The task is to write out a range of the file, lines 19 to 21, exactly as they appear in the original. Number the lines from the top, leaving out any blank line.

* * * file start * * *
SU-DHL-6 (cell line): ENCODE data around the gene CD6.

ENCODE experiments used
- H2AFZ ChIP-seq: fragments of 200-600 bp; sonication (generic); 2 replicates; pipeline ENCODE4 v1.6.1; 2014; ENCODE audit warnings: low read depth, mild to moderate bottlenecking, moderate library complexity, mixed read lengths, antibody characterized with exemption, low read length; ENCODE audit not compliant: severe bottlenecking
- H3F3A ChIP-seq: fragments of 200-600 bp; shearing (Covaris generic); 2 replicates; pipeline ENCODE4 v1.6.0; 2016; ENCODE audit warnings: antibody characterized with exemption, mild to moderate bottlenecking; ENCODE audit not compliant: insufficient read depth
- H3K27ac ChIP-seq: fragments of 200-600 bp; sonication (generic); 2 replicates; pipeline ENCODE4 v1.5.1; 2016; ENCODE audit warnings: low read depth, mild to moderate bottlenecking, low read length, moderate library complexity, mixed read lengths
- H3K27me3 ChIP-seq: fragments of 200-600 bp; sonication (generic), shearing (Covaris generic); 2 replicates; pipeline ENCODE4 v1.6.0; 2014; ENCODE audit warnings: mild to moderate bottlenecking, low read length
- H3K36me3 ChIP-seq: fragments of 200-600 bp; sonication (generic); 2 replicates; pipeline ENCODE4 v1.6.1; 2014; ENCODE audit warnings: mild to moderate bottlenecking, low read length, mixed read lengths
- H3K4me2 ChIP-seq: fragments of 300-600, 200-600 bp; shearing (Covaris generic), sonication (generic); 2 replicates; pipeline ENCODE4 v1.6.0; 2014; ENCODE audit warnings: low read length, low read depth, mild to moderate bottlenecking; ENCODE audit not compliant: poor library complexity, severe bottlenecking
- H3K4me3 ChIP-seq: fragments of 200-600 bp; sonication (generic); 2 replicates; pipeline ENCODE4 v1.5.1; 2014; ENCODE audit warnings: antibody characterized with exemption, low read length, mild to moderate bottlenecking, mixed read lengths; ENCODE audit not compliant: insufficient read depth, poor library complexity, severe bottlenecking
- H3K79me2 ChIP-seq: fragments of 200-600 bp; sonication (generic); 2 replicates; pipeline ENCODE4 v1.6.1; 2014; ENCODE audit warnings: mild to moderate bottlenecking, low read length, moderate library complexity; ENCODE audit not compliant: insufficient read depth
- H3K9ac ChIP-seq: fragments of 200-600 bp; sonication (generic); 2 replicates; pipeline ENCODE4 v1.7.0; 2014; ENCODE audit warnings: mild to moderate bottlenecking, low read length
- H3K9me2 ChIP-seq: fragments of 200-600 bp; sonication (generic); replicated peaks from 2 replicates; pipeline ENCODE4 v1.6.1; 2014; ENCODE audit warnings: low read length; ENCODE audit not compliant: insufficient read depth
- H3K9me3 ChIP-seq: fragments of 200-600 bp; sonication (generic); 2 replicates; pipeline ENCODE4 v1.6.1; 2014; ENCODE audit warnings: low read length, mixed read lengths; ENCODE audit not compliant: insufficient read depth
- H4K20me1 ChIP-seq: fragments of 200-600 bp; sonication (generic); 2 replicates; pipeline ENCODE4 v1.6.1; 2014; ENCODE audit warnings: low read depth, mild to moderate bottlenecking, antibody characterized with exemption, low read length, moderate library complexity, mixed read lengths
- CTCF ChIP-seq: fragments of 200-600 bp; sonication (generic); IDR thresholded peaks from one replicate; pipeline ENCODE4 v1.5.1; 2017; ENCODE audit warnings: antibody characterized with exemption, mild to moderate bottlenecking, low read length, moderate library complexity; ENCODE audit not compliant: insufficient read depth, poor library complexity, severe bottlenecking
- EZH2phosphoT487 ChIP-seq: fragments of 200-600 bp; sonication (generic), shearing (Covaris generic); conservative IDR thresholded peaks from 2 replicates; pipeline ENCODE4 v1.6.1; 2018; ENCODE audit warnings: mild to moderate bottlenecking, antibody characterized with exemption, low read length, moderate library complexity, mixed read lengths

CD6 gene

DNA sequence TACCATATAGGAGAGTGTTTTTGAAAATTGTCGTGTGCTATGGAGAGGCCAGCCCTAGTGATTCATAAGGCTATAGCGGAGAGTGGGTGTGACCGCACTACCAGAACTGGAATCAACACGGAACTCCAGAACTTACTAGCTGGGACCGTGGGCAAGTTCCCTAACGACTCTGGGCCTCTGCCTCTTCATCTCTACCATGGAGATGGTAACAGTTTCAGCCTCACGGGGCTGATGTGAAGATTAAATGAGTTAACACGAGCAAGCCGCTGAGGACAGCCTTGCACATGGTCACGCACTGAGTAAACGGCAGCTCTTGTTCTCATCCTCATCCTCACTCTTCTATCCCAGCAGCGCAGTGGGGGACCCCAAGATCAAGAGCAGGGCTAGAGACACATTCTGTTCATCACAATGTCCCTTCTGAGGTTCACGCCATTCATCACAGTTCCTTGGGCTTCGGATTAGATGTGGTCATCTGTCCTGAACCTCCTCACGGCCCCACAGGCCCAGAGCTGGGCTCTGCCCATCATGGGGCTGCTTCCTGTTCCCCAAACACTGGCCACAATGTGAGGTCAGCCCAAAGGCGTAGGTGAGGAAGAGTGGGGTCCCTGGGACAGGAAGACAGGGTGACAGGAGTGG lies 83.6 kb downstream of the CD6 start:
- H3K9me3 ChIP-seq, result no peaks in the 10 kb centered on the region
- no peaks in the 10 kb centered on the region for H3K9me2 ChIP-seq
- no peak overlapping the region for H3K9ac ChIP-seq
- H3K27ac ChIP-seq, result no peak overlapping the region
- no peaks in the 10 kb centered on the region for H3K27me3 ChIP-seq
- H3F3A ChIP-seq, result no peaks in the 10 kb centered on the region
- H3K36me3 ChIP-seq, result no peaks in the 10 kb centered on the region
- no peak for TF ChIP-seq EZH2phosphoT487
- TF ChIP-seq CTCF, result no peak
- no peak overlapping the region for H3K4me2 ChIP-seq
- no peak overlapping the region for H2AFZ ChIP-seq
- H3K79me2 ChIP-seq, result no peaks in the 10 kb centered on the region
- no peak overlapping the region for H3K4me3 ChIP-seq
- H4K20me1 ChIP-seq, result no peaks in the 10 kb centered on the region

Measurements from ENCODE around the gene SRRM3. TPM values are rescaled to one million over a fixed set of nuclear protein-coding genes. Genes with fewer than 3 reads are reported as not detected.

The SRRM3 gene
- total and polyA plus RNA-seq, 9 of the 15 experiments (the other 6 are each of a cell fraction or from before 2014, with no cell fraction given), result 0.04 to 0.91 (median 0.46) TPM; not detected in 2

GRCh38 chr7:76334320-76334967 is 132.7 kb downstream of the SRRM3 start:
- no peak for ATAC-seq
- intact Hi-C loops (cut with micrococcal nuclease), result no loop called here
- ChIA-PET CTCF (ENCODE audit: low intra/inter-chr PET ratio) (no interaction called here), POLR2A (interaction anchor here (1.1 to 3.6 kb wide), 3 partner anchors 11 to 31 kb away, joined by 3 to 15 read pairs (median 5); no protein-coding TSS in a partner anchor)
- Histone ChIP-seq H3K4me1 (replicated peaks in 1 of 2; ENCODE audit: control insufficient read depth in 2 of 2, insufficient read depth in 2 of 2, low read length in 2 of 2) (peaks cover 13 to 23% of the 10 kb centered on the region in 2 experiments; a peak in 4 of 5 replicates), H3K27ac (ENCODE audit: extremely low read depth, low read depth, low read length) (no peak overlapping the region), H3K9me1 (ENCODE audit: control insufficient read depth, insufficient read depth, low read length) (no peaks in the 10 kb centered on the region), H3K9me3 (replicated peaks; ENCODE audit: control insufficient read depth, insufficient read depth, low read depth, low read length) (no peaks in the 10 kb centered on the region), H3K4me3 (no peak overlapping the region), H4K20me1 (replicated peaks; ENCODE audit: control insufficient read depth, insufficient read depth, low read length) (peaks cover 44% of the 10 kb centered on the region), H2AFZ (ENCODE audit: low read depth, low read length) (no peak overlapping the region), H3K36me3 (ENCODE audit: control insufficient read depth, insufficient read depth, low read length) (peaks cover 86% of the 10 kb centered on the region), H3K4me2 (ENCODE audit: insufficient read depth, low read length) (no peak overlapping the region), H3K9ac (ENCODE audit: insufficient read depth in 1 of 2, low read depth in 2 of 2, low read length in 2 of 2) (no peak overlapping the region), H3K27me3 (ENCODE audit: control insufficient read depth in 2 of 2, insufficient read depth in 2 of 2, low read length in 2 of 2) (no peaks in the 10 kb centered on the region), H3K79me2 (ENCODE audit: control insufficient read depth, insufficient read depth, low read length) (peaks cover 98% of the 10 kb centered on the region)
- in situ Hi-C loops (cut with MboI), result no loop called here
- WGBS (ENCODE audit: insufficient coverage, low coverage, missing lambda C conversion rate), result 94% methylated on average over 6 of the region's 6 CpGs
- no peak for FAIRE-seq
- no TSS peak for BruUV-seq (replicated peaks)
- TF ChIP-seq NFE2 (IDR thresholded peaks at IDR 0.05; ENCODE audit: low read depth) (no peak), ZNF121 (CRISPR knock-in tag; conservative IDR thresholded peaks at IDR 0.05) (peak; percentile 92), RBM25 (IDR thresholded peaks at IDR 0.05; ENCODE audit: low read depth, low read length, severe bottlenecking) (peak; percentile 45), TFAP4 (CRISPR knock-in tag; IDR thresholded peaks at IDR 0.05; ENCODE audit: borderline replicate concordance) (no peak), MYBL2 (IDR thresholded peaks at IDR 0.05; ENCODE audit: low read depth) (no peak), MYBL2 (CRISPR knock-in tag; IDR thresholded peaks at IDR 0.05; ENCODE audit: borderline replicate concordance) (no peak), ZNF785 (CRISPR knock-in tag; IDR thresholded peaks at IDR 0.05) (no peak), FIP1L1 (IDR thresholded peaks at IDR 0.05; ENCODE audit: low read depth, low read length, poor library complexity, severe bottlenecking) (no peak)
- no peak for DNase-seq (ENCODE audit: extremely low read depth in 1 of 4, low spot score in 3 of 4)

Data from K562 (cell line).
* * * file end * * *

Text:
- H3K9me3 ChIP-seq, result no peaks in the 10 kb centered on the region
- no peaks in the 10 kb centered on the region for H3K9me2 ChIP-seq
- no peak overlapping the region for H3K9ac ChIP-seq